Bitter rot symptoms and management in apples during 2015
Bitter rot has recently become a serious disease of apple fruit in some orchards in Ontario. The disease is caused by the fungal pathogen Colletotrichum fioriniae (formerly C. acutatum). Prior to 2010, this disease had caused significant losses in apple growing regions that experience very warm and humid conditions such as in some Southern US states and Central and South America. However, something has changed and more bitter rot has shown up in some Ontario apple orchards over the past couple of years.
Epidemics of this disease occur when warm to hot weather occurs early in the growing season together with rainy periods that extend into the summer, much like the 2015 growing season we are experiencing in Ontario. The spores of the pathogen can infect fruit at any time during the growing season from as early as bloom right up until harvest. However, symptoms often show up mid - late season after a period of warm to hot weather accompanied by rain or a thunderstorm. The initial infection appears as small grey or brown spots (Figure 1) that quickly enlarge into circular sunken light to dark brown rots on infected fruit (Figure 2). As the fruit lesions enlarge, a diagnostic V-shaped rot may progress towards the core (Figure 3), but this does not always occur and may not be the most reliable symptom for disease diagnosis. Warm temperatures hasten the rotting process until the fruit becomes shriveled and completely rotten (Figure 4). Severely rotten fruit often fall from the tree prematurely. During humid conditions, cream to salmon-coloured masses of spores are produced on the surface of the rotting fruit which is very diagnostic (Figure 5). These spores can then be rain splashed to other fruit resulting in further infections and more rotten apples. If the spores land on fruit just before or during harvest, infection can occur and small bitter rot lesions will develop slowly while in cold storage (Figure 6). Often a few small black spore producing structures develop within the lesions during cold storage. These small lesions will begin to enlarge within a few days after the fruit is removed from storage.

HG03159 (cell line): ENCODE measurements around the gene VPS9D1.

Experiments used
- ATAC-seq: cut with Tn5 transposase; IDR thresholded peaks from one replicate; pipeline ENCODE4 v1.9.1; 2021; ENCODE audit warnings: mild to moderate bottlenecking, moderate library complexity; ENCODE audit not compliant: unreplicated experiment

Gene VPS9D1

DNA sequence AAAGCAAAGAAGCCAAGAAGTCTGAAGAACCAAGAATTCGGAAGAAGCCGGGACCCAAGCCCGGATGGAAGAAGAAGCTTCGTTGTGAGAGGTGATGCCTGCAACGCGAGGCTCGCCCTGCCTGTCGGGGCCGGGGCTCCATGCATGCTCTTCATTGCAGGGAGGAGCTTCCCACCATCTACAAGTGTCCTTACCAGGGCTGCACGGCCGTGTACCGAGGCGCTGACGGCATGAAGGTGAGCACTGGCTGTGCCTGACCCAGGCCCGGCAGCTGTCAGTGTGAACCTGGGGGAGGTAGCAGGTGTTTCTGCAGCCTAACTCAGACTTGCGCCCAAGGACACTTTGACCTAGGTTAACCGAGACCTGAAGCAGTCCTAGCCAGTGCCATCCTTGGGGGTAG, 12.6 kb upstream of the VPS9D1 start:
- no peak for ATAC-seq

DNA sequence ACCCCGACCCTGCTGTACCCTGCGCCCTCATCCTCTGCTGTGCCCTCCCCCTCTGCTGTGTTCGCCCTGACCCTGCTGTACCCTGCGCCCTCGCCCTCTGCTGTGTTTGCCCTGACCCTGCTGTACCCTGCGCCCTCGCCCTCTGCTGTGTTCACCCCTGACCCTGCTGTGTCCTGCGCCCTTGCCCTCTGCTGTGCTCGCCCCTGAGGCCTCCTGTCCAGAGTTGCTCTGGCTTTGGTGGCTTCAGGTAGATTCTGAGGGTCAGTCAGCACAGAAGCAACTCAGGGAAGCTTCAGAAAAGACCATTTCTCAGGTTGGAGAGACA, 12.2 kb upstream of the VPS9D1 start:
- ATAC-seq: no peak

Figure 1. Bitter rot initially appears as small grey, reddish or tan brown spot on fruit.
Figure 2. Bitter rot develop into a circular sunken lesion.
Figure 3. Bitter rot lesions develop a diagnostic V-shaped rot that progresses towards the core.
Figure 4. Advanced bitter rot lesion completely rots fruit which fall prematurely.
Figure 5. Cream to salmon coloured spore masses develop in the sunken bitter rot lesion during humid conditions.
Figure 6. Small grey bitter rot lesions with small black fruiting bodies can develop slowly in cold storage.
The pathogen can overwinter in infected mummified fruit left on trees or on the orchard floor. It can also colonize in cankers caused by other pathogens such as fire blight or black rot. Recently, there have been reports of more bitter rot appearing in orchards that also had fire blight, possibly due to the pathogen surviving in the fire blight cankers and spreading to fruit later in the growing season.
Management of bitter rot is through good orchard sanitation. Removing old fire blight, black rot and other cankers, will reduce the potential primary source of this disease in the orchards. Mulching or removing infected fruit on the orchard floor will also help reduce inoculum and the potential of spreading the disease. Allegro and Pristine fungicides are registered for the control of bitter rot in Ontario apple orchards. However, some fungicides registered for the management of apple scab and other summer diseases may provide some protection against infection from the bitter rot fungus. Fungicide applications should be made every 10-14 days during the warm summer months, however, spray intervals should be shortened to 7 days if frequent rain is experienced. If possible, timing an effective fungicide application just prior to a rain event or thunderstorm will protect fruit from rain splashed spores. Always rotate products to reduce the potential for resistance developing. There is some evidence that calcium sprays may also help protect fruit, however, the efficacy, timing, rate and frequency of calcium applications is still under investigation.
For more information:
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|Author:||Michael Celetti - Plant Pathologist Horticulture Crops Program Lead/OMAFRA; Erica Pate - Apple IPM Specialist (A)/OMAFRA; Amanda Green - Tree Fruit Specialist/OMAFRA|
|Creation Date:||08 July 2015|
|Last Reviewed:||08 July 2015|